Republican presidential candidate Donald Trump warned reporters May 31, "I'm going to continue to attack the press." He slammed members of the media as "dishonest" at a news conference about donations he raised for veterans' groups at Trump Tower in New York. (Reuters)

On Tuesday, Donald Trump finally made public an accounting of the $5.6 million in charitable donations to veterans groups he gave or raised during an Iowa speech in January. He also took the opportunity — at a news conference at Trump Tower (of course) — to lambaste the press for pushing him to be accountable on these donations.

"The political press is among the most dishonest I have ever met," said Trump. He added that he wasn't interested in getting attention for his donations but the press forced his hand — a process that revealed the media's fundamental corruptness.

Wrong.

The simple facts are these:

1. Trump said, on the night of the event, that he had raised $6 million for veterans groups. This from a CNN report of the speech:

He did it Thursday night, dazzling a crowd of hundreds of enthusiastic supporters by announcing that he had raised more than $6 million for veterans in one day — $1 million of it from his own checkbook. "We love our vets," he said.

2. Trump made the $1 million personal donation to veterans groups a week ago and only after WaPo's David Fahrenthold did a deep dive into where the promised money went. That was four months after the speech/fundraiser where Trump trumpeted that he had donated the money.

What you saw this morning at Trump Tower was the press at its best, not at its worst, as Trump said over and over again.

Here's why: Donald Trump is the Republican presidential nominee. He is one of two people — sorry, Gary Johnson! — who might be the next president of the United States. Given that, Trump has to be held accountable for the things he has done and the things he has said — both in this campaign and in the past.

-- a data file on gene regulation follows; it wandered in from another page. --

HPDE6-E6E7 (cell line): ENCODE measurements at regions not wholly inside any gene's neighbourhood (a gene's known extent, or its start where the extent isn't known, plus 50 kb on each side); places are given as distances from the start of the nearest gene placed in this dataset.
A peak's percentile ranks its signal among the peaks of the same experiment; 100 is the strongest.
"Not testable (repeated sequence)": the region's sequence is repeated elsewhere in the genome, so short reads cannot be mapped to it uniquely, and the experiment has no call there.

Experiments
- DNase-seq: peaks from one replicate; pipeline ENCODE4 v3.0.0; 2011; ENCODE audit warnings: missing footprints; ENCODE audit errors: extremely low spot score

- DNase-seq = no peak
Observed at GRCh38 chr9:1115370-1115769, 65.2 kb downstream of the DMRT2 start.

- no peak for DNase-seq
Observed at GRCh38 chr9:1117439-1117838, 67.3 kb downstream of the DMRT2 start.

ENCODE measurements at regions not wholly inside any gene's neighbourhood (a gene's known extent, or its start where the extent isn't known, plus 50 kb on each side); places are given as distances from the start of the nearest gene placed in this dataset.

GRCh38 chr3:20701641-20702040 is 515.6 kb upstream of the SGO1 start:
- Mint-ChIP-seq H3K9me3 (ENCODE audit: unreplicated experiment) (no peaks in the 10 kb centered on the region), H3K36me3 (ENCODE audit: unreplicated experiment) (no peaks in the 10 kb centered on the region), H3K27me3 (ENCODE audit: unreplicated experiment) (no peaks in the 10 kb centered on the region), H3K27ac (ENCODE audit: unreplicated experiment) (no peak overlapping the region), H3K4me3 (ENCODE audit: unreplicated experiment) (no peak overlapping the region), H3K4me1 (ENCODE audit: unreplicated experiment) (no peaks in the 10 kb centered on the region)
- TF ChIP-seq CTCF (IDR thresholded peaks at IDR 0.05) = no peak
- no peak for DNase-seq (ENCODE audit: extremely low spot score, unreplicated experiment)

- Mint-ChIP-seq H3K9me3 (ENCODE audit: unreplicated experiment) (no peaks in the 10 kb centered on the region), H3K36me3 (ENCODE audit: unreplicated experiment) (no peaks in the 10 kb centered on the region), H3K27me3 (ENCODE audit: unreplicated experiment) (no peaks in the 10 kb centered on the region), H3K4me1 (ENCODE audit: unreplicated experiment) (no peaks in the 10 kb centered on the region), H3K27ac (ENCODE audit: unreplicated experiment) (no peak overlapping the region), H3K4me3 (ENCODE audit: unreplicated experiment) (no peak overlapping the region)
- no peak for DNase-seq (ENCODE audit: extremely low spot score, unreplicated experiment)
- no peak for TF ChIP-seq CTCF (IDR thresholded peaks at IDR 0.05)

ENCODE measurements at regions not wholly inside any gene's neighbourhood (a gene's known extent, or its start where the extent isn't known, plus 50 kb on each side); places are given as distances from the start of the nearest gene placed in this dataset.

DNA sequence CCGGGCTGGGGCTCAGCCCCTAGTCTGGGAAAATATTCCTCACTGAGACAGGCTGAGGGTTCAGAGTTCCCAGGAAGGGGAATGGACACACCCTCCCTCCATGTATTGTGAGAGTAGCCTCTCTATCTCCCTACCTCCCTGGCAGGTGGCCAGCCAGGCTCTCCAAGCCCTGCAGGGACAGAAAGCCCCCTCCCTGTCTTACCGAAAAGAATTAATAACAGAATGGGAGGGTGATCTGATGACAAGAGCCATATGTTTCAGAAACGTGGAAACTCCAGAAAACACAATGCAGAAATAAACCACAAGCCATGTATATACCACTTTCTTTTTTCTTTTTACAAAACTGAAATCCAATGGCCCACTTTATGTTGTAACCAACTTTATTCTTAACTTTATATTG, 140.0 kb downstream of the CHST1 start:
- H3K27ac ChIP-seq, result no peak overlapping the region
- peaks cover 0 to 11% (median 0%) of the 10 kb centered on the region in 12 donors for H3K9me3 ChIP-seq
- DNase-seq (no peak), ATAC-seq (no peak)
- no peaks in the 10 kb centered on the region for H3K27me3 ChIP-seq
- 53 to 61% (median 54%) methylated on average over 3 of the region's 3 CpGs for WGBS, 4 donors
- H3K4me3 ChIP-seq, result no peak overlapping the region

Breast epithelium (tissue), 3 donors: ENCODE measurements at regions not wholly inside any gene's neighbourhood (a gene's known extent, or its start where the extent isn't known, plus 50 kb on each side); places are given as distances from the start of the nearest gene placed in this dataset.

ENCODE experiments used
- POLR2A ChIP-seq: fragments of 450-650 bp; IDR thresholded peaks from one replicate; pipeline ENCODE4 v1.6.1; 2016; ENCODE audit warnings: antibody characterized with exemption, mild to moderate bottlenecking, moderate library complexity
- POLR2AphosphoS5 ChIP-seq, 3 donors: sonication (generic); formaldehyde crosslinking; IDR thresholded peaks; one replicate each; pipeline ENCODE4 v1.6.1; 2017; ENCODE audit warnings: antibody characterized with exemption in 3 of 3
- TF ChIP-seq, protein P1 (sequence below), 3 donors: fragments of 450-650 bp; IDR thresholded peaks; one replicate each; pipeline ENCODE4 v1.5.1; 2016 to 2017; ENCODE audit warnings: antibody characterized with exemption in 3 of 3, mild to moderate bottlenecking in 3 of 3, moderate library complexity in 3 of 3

If he said he raised/donated $6 million to charity for veterans group — the support of which he has put at the center of his campaign — then the media's job, LITERALLY OUR JOB, is to find out who he gave to and how much.  Simply taking Trump at his word — "I'm accountable," he insisted Monday — isn't good enough.

Ask yourself this: Would you be okay with Hillary Clinton being allowed to skate with her "trust me I did the right thing" explanation (I am paraphrasing) on her email server? Would you be okay with the media simply taking her word for it that all of the emails she deleted and didn't turn over to the State Department were totally personal in nature? Or that the sole reason she set up the server was for "convenience" sake?

No, you wouldn't.

Donald Trump — or you — don't have to like the media. That's fine. But I would caution you that casting aspersions on the media for asking questions of one of the two people who will be the leader of the free world is a dangerous game.

Accountability isn't a partisan issue. Never has been. Never will be.

Republican presidential candidate Donald Trump said he raised $6 million for veterans groups at a January fundraiser. The Washington Post's accounting, based on interviews with charities, only found $3.1 million in donations to veterans groups. In addition, almost four months after promising $1 million of his own money to veterans' causes, Trump moved to fulfill that pledge. (McKenna Ewen/The Washington Post)